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Islam in Asia:   Traditions and Transformation

An NEH Summer Institute ~ June 12 to July 7, 2017 ~ Honolulu, Hawaii ~ Hosted by the Asian Studies Development Program

This Summer Institute for college and university teachers will explore Islam as an evolving system of thought and practice in South and Southeast Asia, including its impacts on social dynamics, the arts and politics. Striking a balance between the needs for both breadth and depth in engaging traditions that are culturally and historically distant, the Institute has been designed for educators from community colleges, liberal arts colleges and universities who are interested in exploring Islam’s origins in the Middle East, the history of its spread throughout South and Southeast Asia, and its place in contemporary Asia. With a stress on deep and context-rich engagement with key traditions, practices and primary texts (in translation), the four-week, multidisciplinary program will enable participants to develop curricular materials applicable across a wide range of humanities disciplines, including religion, philosophy, history, art history and literature. Applicants accepted into the program will receive a $3,300 stipend to help defray the costs of participation.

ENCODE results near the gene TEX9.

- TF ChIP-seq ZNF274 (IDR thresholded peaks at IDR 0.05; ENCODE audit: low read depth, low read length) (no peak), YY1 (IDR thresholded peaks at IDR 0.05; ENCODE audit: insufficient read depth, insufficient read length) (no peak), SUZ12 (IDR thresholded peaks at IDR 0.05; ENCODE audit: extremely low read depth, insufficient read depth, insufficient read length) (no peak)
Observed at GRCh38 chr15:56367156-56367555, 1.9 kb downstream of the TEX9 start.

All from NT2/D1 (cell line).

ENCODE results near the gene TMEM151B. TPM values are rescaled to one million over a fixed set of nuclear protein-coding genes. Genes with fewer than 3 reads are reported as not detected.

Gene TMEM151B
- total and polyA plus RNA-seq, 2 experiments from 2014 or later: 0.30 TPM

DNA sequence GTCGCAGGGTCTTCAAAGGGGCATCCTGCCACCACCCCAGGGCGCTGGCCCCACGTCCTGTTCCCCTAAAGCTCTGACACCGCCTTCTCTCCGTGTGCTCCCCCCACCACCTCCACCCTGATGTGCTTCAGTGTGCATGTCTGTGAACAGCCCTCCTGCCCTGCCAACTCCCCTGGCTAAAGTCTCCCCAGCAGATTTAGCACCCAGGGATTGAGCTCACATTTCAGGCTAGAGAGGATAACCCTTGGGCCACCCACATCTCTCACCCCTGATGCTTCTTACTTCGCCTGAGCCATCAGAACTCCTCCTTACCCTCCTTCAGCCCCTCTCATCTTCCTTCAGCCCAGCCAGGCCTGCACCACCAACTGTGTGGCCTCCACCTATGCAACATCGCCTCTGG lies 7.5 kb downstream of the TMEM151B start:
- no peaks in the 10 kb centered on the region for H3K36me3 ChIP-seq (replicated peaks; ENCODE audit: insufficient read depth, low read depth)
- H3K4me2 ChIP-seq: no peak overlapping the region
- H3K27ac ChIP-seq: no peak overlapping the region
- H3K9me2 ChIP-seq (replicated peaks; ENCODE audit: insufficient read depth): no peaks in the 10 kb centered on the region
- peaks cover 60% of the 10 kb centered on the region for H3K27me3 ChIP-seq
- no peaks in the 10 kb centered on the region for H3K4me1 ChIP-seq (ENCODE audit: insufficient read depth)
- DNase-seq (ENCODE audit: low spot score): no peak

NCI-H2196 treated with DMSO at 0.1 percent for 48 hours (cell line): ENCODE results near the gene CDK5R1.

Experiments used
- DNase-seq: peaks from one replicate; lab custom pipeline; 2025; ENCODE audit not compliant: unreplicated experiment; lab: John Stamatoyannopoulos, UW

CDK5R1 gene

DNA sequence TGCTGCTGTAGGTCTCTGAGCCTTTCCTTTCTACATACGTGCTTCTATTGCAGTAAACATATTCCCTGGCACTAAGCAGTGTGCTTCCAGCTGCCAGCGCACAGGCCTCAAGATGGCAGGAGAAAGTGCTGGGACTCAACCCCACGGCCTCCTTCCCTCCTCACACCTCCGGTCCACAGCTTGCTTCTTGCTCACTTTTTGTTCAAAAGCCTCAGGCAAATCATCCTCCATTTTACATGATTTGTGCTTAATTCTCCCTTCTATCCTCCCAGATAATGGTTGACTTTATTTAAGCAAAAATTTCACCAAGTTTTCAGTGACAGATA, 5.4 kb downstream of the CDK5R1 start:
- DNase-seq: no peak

At a structural level, the program is organized geographically, historically and thematically. Beginning with Islam’s origins on the Arabian peninsula in the early 7th century and its early developments in the Middle East, the first two weeks of the program will examine the early evolution and spread of Islam into South and Southeast Asia from the especially the 9th to 14th centuries. Building on these geographic and historical foundations, the program will then explore key issues in the transmission and evolution of Islamic thought, practice and culture in Asia. The final week will be organized around “case studies” of Islamic encounters with global modernity. Throughout, the aim will be to generate a richly interactive intellectual environment, carefully combining lectures and discussions led by some of the best teacher-scholars in the field with weekly film screenings, museum visits, small group discussions, and individual curriculum development meetings with the Institute Directors.

 

The Asian Studies Development Program (ASDP)

A Collaborative Effort of the East-West Center and University of Hawaii

Enhancing Undergraduate Asian Studies

Since 1991

Application Deadline:
Closed for 2017 Competition